How to Persuade Consultants to SellThe 3 Step Referral System
I recently helped a professional services company transform their revenue forecast by building a pipeline from scratch, based wholly on referrals. They were already a successful consultancy with plenty of sales, but those came from a dedicated business development team selling. Now, they wanted their consultants to sell via referral. Why the change?
Why ask Consultants to Sell?
Usually, sales are left to salespeople. However, this presents a problem. Few people like salespeople. In Dan Pink’s To Sell Is Human he uses the below visualization to show what people think of salespeople:
Salespeople have a bad reputation.
Salespeople also suffer from low status. Unlike the consultant they’re not empowered to deliver the solution to the client’s problem. Consequently, clients perceive salespeople as at best a necessary evil, at worst a waste of time.
Consultants do not have the same bad reputation. If I take my ill mother to see a consultant surgeon my shoulders don’t drop. I sit up, I’m happy because it’s an opportunity to see the ‘expert’ and get answers to questions. Consultants are perceived as experts and we therefore trust them (politicians and economists aside). Add to this the value they create by solving our problem and it’s easy to see why consultants, not salespeople, are ideally positioned to sell.
The Importance of Referrals
- > Relationship
- > Reputation
- > Referrals
A small consultancy’s reputation is unlikely to be widely acknowledged. Therefore, most consultancies rely on existing relationships and referrals to generate sales.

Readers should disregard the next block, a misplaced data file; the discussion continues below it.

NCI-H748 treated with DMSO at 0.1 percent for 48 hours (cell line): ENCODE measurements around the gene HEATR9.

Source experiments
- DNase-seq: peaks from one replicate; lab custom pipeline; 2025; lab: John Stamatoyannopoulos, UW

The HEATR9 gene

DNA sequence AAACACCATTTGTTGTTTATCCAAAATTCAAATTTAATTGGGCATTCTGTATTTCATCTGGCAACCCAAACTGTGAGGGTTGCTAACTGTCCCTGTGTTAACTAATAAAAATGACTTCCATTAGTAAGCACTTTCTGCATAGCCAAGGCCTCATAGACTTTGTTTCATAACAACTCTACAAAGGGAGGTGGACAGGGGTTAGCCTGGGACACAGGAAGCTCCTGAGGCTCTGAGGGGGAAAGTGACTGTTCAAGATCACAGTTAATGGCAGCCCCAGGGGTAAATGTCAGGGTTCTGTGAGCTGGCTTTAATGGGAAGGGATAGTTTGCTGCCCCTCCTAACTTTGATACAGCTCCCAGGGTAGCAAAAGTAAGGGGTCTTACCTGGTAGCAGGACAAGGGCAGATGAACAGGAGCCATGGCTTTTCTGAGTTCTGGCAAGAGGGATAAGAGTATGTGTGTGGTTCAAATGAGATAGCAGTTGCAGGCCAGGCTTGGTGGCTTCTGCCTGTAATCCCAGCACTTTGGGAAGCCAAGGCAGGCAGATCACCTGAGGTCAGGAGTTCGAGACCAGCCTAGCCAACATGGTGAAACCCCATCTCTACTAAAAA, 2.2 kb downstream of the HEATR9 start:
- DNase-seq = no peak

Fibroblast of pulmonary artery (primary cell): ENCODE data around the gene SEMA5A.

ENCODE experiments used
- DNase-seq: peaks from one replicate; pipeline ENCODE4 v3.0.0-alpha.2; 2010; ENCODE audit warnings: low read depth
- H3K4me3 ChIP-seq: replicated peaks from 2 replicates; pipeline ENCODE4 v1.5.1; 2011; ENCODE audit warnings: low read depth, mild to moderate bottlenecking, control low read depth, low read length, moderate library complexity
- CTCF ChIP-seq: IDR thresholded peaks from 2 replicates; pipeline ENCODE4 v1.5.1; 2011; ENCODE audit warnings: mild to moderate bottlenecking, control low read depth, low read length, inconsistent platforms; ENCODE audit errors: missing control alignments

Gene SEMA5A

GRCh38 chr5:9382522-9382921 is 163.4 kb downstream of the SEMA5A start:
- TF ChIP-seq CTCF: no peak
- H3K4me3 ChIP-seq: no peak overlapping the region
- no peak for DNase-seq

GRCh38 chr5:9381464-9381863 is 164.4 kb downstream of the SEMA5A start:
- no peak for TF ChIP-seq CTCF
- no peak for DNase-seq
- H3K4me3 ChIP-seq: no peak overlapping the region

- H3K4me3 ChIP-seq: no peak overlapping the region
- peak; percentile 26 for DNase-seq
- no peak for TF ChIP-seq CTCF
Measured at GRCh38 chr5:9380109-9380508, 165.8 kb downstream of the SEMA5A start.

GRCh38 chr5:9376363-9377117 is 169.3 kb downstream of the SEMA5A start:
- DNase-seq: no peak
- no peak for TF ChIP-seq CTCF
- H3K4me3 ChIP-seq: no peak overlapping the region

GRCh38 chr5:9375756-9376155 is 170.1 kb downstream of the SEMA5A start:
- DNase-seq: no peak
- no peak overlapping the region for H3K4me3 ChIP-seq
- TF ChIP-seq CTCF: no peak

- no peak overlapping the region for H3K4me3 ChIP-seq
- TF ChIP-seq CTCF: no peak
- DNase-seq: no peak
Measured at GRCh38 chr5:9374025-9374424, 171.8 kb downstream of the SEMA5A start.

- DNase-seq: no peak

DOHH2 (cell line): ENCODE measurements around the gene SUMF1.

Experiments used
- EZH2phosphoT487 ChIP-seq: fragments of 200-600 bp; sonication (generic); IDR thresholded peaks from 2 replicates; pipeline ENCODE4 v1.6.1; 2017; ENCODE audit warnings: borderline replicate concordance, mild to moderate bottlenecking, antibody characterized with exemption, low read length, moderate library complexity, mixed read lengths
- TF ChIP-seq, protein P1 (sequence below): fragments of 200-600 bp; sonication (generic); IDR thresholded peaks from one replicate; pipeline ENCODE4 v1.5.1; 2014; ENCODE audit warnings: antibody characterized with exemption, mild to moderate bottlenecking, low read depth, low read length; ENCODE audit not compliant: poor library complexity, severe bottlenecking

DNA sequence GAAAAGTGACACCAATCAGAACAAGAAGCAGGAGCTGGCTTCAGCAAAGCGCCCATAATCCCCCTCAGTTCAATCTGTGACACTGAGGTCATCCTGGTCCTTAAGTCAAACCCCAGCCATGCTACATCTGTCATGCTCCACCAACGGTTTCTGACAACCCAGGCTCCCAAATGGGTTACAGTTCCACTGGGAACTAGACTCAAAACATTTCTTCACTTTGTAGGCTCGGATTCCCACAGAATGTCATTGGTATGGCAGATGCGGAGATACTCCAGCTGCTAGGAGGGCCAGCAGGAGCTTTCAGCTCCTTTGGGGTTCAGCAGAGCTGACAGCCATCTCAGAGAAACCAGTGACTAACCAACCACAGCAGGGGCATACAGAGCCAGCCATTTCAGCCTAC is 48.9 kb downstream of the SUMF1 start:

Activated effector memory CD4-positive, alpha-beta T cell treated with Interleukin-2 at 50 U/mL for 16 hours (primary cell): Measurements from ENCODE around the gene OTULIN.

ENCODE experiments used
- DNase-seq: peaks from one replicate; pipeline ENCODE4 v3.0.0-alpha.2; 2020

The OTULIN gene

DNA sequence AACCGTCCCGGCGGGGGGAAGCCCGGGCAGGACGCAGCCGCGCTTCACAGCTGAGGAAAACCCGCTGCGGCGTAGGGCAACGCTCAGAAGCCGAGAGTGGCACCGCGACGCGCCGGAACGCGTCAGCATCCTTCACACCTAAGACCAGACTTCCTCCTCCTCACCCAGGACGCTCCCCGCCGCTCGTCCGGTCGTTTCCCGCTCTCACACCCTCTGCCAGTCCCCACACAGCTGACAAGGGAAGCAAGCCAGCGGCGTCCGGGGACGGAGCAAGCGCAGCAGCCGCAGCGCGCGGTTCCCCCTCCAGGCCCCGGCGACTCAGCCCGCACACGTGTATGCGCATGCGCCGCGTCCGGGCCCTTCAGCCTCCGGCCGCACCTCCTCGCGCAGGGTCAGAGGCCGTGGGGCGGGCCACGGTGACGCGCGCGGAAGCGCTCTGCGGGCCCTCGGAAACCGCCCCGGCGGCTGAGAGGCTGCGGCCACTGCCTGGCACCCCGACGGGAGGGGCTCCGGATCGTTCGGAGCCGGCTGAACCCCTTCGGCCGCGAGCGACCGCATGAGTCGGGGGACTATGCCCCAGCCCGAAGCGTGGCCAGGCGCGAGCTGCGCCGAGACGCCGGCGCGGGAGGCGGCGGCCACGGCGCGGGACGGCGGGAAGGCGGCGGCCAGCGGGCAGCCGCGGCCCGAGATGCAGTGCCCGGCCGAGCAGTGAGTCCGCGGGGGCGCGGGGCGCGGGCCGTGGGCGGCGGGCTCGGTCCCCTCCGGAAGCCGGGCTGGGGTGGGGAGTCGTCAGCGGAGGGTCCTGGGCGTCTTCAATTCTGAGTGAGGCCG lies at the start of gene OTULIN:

Getting a Referral is Not Easy
Going out and getting references (as opposed to just passively receiving them) requires a request to be made to a client/prospect. The request is for the client to put you in contact with someone they know who may be interested in your product/service. For this to happen the client needs to take time out of their busy day to benefit someone other than themselves (you) and, put their reputation on the line. Effectively you’re asking someone to not only buy from you but sell for you! Sounds almost cheeky.
Why Referrals Are Worth the Hassle
Referrals are terrific because they come loaded with two benefits:
- > They have something all sales need, social proof, evidence others have bought or desire what’s being sold. Referrals automatically provide social proof because someone else is recommending your product/service.
- > Referrals are pre-qualified. Referees only go to the hassle of making an introduction if they think there’s a good chance of a sale, otherwise they look silly.
Referrals are a high-quality route to sales.
The Best Referrals
Not all referrals are created equal, they differ in quality and impact.
The following statement sounds like a great referral:
“I was blown away by XYZ consultancy, transformed my company, I guarantee you’ll not be disappointed”.
However, imagine you’re working in a global tier one organisation and you receive the above referral from an SME. The power relationship between an SME and the global player means you’re not as likely to respond positively to this recommendation compared to if the relationship was reversed. A lot of a referral’s power comes from who’s giving it.
The 3 Step Referral System
Asking anyone to do something new is asking them to change their behaviour. To ask consultants to sell is to ask them to perform a new behaviour.